Monday, January 23, 2006

We miss you, Senator Daniel Patrick Moynihan

Two articles have been recommended recently that have illustrated the loss that Architecture in America has suffered with the departure of the late Gentleman from New York. While researching for extended posts on the GSA pilot programs for BIM modeling, DYWSC? found this article written for the law community. Reporter Daniel Brook does a top-notch job explaining how the United States federal government has evolved over the last half century as an architectural client, and gives due credit to Mr. Moynihan’s forward-leaning leadership. From the article…
IN 1962, THEN-ASSISTANT SECRETARY OF LABOR Daniel Patrick Moynihan was given the task of writing a memo on the topic of federal office space. Moynihan's boss, Labor Secretary Arthur Goldberg, was concerned that despite the continuing growth of the federal government, no major public building projects had been undertaken in Washington, D.C., since the 1930s. Not satisfied with the confines of the assignment, the ambitious young staffer appended to his memo a manifesto he called "Guiding Principles for Federal Architecture."

[Twenty years later, a new type of design competition was held for the new federal courthouse in Boston, on Fan Peir.] Impressed with the applicants but unsure whom to pick, [now US Supreme Court associate Justice, Stephen] Breyer and [U.S. District Judge Douglas] Woodlock made a road trip. The pair flew to New York City to take in [Cesar] Pelli's World Financial Center in lower Manhattan, then drove a rental car to [Henry] Cobb's Commerce Square office buildings in Philadelphia, with a stop midway down the New Jersey Turnpike at Robert Venturi's Wu Hall on the Princeton University campus. From Philadelphia, the judges flew to Ottawa to tour [Moshe] Safdie's National Gallery of Canada before returning to Boston. "We wanted to kick the tires," Woodlock said. "When the ribbons had been clipped and the party was over, how did the people who actually lived in it feel about living in it?"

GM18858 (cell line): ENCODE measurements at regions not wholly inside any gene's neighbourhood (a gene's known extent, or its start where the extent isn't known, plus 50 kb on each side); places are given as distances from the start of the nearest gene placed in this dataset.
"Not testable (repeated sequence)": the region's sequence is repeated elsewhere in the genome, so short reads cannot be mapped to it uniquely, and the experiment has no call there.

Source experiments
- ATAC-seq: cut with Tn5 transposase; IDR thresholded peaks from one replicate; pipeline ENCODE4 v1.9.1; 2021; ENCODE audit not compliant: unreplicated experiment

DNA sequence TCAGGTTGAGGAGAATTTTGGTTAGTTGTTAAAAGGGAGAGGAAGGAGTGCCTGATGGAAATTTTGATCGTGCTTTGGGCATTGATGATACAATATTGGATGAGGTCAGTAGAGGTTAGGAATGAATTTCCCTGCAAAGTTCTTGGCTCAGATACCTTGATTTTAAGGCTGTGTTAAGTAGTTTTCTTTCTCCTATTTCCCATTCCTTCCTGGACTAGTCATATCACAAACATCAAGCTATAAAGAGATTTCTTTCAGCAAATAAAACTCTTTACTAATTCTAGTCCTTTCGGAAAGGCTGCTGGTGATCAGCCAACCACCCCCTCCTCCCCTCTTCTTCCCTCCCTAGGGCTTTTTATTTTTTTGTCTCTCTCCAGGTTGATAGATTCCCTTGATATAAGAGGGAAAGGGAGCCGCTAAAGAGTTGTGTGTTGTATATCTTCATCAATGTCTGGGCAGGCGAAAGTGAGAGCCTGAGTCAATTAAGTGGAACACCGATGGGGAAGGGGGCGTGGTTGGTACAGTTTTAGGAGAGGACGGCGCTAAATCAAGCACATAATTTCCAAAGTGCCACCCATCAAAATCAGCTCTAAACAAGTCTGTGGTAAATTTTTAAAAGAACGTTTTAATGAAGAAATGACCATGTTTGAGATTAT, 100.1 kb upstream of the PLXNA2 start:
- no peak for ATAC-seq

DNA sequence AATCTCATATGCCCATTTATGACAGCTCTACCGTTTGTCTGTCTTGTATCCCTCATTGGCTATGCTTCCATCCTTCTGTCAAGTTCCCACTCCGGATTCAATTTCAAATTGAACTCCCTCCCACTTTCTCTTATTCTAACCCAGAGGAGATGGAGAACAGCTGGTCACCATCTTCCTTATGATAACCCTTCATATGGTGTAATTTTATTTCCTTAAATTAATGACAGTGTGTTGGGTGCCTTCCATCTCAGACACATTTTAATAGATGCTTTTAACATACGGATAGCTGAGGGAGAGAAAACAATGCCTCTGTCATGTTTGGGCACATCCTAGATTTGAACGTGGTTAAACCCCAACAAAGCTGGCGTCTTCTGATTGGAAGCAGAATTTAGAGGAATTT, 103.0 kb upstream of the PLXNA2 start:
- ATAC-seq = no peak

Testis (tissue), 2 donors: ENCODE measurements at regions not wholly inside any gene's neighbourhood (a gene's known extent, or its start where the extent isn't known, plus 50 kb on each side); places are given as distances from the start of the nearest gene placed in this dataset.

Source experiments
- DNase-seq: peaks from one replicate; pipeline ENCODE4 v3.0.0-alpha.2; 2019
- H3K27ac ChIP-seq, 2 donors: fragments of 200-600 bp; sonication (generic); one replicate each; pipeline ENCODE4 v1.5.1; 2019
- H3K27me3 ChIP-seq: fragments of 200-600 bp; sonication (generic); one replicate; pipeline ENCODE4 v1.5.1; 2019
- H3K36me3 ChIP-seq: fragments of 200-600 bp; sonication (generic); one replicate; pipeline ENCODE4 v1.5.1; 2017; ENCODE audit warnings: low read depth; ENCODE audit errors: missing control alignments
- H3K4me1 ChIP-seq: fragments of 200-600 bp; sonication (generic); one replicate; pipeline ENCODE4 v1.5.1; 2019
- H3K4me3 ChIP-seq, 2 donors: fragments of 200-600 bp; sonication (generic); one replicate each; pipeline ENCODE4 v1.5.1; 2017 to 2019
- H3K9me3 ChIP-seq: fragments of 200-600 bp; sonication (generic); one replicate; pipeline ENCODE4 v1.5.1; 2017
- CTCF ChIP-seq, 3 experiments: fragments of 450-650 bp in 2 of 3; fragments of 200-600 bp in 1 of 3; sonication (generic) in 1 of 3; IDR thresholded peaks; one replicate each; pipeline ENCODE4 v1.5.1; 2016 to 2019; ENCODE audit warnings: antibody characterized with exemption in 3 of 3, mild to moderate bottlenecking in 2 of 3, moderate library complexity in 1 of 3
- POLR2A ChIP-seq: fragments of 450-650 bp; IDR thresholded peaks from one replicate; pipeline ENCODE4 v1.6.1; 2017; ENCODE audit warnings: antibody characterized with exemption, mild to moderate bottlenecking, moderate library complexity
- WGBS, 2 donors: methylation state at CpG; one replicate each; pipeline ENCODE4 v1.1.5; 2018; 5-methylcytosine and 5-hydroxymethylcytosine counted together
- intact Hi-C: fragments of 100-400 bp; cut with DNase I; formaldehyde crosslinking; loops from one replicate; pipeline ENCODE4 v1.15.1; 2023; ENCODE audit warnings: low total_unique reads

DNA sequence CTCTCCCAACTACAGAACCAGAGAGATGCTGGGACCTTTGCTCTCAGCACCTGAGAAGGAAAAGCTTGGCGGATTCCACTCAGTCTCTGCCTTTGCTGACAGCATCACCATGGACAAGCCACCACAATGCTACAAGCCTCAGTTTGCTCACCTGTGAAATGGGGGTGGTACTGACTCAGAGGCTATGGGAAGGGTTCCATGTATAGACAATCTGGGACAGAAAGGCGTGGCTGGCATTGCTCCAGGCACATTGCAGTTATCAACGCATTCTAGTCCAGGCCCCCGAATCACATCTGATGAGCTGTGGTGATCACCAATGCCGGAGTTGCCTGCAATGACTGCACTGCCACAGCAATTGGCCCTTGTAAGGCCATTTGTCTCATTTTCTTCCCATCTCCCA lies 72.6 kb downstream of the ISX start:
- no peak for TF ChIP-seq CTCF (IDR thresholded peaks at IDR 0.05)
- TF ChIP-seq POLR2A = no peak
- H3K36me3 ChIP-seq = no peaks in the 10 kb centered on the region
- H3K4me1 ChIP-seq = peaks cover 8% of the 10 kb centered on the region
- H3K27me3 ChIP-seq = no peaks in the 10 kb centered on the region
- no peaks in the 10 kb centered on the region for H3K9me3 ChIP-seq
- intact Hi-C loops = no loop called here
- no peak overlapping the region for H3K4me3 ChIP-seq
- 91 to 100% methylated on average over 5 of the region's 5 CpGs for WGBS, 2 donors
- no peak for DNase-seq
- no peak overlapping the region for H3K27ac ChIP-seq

Having narrowed the field to seven finalists, the Boston judges asked each to present a half-day seminar on courthouse architecture. Cobb's presentation focused on the Hanover County Courthouse, a one-room colonial courthouse in Virginia. Distinguished by its series of redbrick arches, the modest building manages to declare itself an important public building without using imperious architectural forms like a Pantheon-sized atrium or a Versailles-scale iron gate. Cobb won the commission and became a hands-on leader. "During the construction he was out there laying bricks, practically," Breyer said.

Having seen that top-notch architects could be wooed to apply for federal commissions, the GSA's Feiner went about ensuring that this type of selection process would be used nationwide. To justify a change of policy within the GSA, he seized on the Moynihan memo. By the early 1990s when [GSA Chief Architect Ed] Feiner was trying to push his changes through, Moynihan was an elder statesman and as chairman of the Senate Environment and Public Works Committee, he was responsible for legislative oversight of the GSA. "If you had to find a patron saint," Feiner said, "he was a good one."
Now Metropolis Magazine has run an interview with the late senator’s daughter, who is a senior fellow in charge of running the Friends of Moynihan Station at the Regional Planning Association. This article is a good read for those who are interested in see how the $800 million Mr. Moynihan secured in 1998 will be spent. Governor Pataki and Mayor Bloomberg jointly announced that the name of new Pennsylvania Station at Farley Post Office in New York City will honor Daniel Patrick Moynihan. He died on March 26th 2003.


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